Friday, October 01, 2004

Kerry Wins; Bush Drinks From Empty Glass

John Kerry won last night's debate. Did he win because he actually offered cogent and intelligent remarks rather than canned one-liners way older than their expiration date? Did he win because President Bush couldn't control himself, couldn't help repeatedly curl his lip in frustration, stare into the audience or forget that the glass of water he grabbed from under the lecturn was already empty before attempting a sip? No, No, No.

John Kerry won because he looked so very presidential. What does that mean exactly? Reporters and pundits like to use the word "gravitas" to describe what Kerry exhibited last night. By the way, I've never read or heard this word in any arena other than politics. Gravitas refers to someone with high seriousness; dignity; importance.

Kerry showed us all of that. He stood tall and confident on the stage in Coral Gables. When Bush leveled one of his convolated charges the networks split screen allowed us to simulataneously see Kerry interrupt his note-taking and slowly raise his head and glare at the President. There was no evidence of a sneer or ill-will in Kerry's demeanor, but moreso a boxer who accepted a good punch but had an even better one planned.

Bush did many things to accentuate this forming a gravitas for Kerrry, too. Did he not look like someone who completely dreaded the entire debate? There were very few times that Bush actually used up his alloted speaking time. On other occasions, he showed over-exuberance in stepping over Kerry's responses only to offer nothing and again squandering all his given time.

Simply put, Bush made me nervous when he spoke. I found myself actually thinking, "Please stop talking. You're going to say something really embarrassing."

Now, with one debate down and two to go, it seems we still have a horse race even despite the vapid polling that has been trying to tells us otherwise.

Let's be honest, Kerry still has much to prove to the electorate. A presidential election with an incumbent is like a heavyweight title fight. The challenger must not only beat the champ put also knock him out. He hasn't done that yet.

Here are some things we must watch in the next month:
>>The role of women voters
>>The movement of indenpendent voters
>>The participation of young, first-time voters
>>The Attitude of the Electorate

The axiom in American politics is that women voters take the longest to decide whom they are voting for. They tend to want all the facts up until the last moment before deciding. We need to be encouraged by what some polls are saying regarding Kerry's performance and female voters.

Of course, the reason we never see either candidate in California is because of those elusive indie voters. In an ABC News poll that was weighted by using 35% Democrat and Republican voters and 30% independent voters, Kerry won the debate, 46-35. If you take into account that most polls will tell you that Bush receives nearly 90% approval from his party, you can gather that he solidified his 35% in that poll with Republicans. Subsequently, Kerry garnered his larger margin from the indie group of respondents. Of course, this poll can be easily discounted, but it did march in line with other networks' polling.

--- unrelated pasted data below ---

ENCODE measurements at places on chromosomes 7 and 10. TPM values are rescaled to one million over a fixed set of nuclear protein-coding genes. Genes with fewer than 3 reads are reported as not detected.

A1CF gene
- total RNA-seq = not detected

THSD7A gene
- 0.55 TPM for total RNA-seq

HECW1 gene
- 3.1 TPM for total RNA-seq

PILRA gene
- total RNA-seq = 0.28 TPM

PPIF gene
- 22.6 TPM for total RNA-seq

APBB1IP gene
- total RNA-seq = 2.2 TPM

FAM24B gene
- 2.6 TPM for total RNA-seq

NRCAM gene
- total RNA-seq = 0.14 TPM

Young, first time voters are the sleeping giants of this campaign. I worry that a Kerry lead or perception of victory might hurt Kerry. When voter turnout is high, it is always good for Democrats. When turnout is high and saturated with a heavily liberal block such as young people then it's wonderful. I believe the exclusion of these rabid Kerry followers to be the reason why so many polls rate Bush slightly higher than Kerry. How is Gallup or Zogby or CBS News going to contact first time voters or college students living in an age where the cellphone is ubiquitous? "Yo, one second, there's a pollster on the other line. I'll call you back."

In an incumbent presidential race, the focus must be on on the sitting president. The electorate must collectively determine whether Bush is up to the job of four more years. I believe we are at that point presently. If they say no, they will focus on whether the other guy is up to the job and make their decision. Last night, John Kerry showed America that, yes, you can see me as your president.

1 comment:

Anonymous said...

AND, you can't negate the underlying strength of the newly naturalized immigrant vote. Since the war, there is a rampant hate not only for the US but W (Dubya) in particular. This may be the weapon of mass destruction that W was afraid to find yet has been dormant in our own country, aside from the huge arsenal of nuclear weapons that we are already storing. And yet, we won't allow N. Korea to keep theirs?!?
And the youngins! They do hold the key to the future. Of course, I'm a bit biased since I am a HS teacher!